American consumers are showing increasing interest in the way you care for your animals. Many activist groups work to paint all of animal agriculture with a broad brush, describing conditions on “factory farms” as “deplorable.” Those activists often quickly gain the attention of the national media and isolated incidents become blown out of proportion.

For the family farmers and agribusinesses involved in food animal production, the issue has evolved beyond whether or not any animal abuse is acceptable – it’s not – to what industry stakeholders should do to combat media attention and misinformation.

Our immediate reaction is to denounce the activists with an agenda, and call them out on the misinformation they are spreading about modern food animal production. But is that the correct strategy?

Research by Kansas State University ag economist Glynn Tonsor, and Purdue ag economist Nichole Olynk, confirms that, “As a whole, media attention to animal welfare has significant, negative effects on U.S. meat demand.”

Tonsor and Olynk developed an economic model to evaluate media attention’s impact on meat demand. They determined that such attention has not directly impacted beef demand, but the model showed reduced demand for both pork and poultry. But, the economists warned that beef was not immune to animal welfare issues.

“This study found increased media attention caused a reallocation of expenditures to nonmeat food rather than reallocating expenditures across competing meat products,” Tonsor and Olynk said. “Accordingly, all three evaluated livestock and meat industries stand to lose if total meat expenditure is reduced as consumers obtain increasing amounts of media information regarding animal well-being and handling issues.”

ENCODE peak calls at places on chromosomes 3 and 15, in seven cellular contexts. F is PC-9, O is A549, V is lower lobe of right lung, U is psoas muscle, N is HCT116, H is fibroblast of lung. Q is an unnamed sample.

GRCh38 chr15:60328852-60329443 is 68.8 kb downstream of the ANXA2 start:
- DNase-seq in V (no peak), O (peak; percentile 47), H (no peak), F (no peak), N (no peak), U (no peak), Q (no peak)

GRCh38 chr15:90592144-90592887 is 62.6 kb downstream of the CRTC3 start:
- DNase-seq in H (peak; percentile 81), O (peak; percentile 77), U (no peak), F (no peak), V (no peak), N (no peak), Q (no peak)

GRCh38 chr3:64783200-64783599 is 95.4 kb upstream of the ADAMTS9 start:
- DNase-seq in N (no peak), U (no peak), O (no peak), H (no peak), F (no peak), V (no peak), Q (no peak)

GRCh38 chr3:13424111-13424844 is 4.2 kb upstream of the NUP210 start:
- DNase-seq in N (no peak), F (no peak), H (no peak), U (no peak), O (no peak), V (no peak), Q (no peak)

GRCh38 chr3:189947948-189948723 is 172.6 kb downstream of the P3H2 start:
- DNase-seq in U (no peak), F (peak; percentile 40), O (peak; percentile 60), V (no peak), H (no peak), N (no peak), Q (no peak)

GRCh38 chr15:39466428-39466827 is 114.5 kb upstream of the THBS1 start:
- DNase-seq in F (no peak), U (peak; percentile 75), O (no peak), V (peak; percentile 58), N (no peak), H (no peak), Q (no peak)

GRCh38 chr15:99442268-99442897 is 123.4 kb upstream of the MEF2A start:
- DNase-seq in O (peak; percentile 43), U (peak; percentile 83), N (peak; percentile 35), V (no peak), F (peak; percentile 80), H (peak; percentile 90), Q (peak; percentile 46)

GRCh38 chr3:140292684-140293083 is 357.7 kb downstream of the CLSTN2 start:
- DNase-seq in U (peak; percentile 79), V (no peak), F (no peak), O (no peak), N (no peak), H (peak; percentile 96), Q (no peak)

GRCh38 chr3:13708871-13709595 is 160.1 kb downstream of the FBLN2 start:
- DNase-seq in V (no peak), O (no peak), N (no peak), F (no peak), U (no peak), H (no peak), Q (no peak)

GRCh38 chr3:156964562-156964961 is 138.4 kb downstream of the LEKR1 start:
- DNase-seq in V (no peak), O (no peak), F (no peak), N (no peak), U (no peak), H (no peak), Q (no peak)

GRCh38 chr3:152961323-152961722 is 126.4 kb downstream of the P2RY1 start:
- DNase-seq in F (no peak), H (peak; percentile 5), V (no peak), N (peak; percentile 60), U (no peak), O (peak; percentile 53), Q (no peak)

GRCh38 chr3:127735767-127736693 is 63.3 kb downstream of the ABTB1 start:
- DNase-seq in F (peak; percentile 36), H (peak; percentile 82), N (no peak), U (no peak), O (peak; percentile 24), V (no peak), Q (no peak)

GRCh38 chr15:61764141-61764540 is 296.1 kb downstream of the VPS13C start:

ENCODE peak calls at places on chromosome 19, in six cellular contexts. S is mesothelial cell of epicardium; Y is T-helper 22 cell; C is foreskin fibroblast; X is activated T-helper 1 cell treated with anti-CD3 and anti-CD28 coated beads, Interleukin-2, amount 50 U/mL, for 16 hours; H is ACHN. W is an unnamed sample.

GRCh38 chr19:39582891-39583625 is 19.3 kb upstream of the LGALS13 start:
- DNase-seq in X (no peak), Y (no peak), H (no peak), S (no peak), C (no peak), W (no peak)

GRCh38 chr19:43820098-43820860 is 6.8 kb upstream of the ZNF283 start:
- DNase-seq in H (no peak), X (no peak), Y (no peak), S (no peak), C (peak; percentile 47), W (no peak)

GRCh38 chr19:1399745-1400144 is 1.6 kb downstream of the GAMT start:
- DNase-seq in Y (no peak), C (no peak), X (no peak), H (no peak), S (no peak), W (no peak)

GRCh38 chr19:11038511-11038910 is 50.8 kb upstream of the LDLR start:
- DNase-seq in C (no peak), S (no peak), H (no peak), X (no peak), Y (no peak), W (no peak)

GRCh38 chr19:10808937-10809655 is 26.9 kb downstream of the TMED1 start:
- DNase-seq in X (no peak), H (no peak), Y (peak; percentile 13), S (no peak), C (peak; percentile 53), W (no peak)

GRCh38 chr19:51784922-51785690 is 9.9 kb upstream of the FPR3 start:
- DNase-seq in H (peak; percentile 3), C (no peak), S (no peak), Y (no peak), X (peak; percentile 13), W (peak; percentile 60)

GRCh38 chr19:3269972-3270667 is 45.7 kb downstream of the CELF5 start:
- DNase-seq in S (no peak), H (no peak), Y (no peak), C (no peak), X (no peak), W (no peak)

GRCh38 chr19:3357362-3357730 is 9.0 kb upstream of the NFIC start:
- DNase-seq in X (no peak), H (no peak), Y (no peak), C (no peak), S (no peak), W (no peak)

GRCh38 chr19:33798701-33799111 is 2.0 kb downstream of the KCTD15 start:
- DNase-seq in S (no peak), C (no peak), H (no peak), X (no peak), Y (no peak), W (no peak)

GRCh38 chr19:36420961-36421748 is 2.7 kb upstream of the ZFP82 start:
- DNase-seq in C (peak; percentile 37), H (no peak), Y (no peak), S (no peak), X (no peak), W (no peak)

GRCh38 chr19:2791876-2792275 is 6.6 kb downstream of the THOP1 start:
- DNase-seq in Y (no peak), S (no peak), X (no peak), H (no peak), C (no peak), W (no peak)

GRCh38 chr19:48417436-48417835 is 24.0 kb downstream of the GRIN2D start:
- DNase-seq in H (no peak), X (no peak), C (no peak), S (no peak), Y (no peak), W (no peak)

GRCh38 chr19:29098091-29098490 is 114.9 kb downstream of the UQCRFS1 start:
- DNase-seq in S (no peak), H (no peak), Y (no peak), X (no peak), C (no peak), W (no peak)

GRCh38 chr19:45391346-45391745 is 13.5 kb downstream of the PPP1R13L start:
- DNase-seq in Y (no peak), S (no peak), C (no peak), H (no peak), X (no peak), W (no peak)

Which lead us to ask how the livestock industries should combat unwanted media attention. Another study by Oklahoma State University ag economists suggests fighting ballot initiatives on the care and housing of food animals may produce unintended consequences.

The OSU study evaluated demand for eggs in selected California markets before and after the vote on Proposition 2, that state’s farm animal housing initiative which passed with 66 percent of the vote in 2008. The study found that demand increased for eggs from hens housed in programs that are promoted as higher in animal welfare. Such programs are cage-free or organic.

The take away message, as noted by KSU’s Glynn Tonsor in comments in a recent edition of “Connecting Livestock Producers with Economic Research” (CLPER), is that fighting ballot initiatives can add to the media attention such initiatives receive. Therefore, consumer attention to the issue is also raised, and may lead to undesirable consumer shifts in purchasing behaviors.

That’s not to say we shouldn’t combat initiative’s such as Proposition 2, or try to correct misinformation in the media when we find it. But, as Tonsor notes, there is a “cost/benefit” relationship to accepting or fighting such initiatives that would change production practices.

While economic analysis confirms media attention to animal welfare issues can harm consumer demand, there is no suggestion that ignoring ballot initiatives and media attention is the right course of action. But it is important for the livestock industries to recognize that response strategies must be well-informed and well-planned, and they must include a commitment from all livestock producers to eliminate any forms of abuse.

By Greg Henderson, Editor Drovers/Cattlenetwork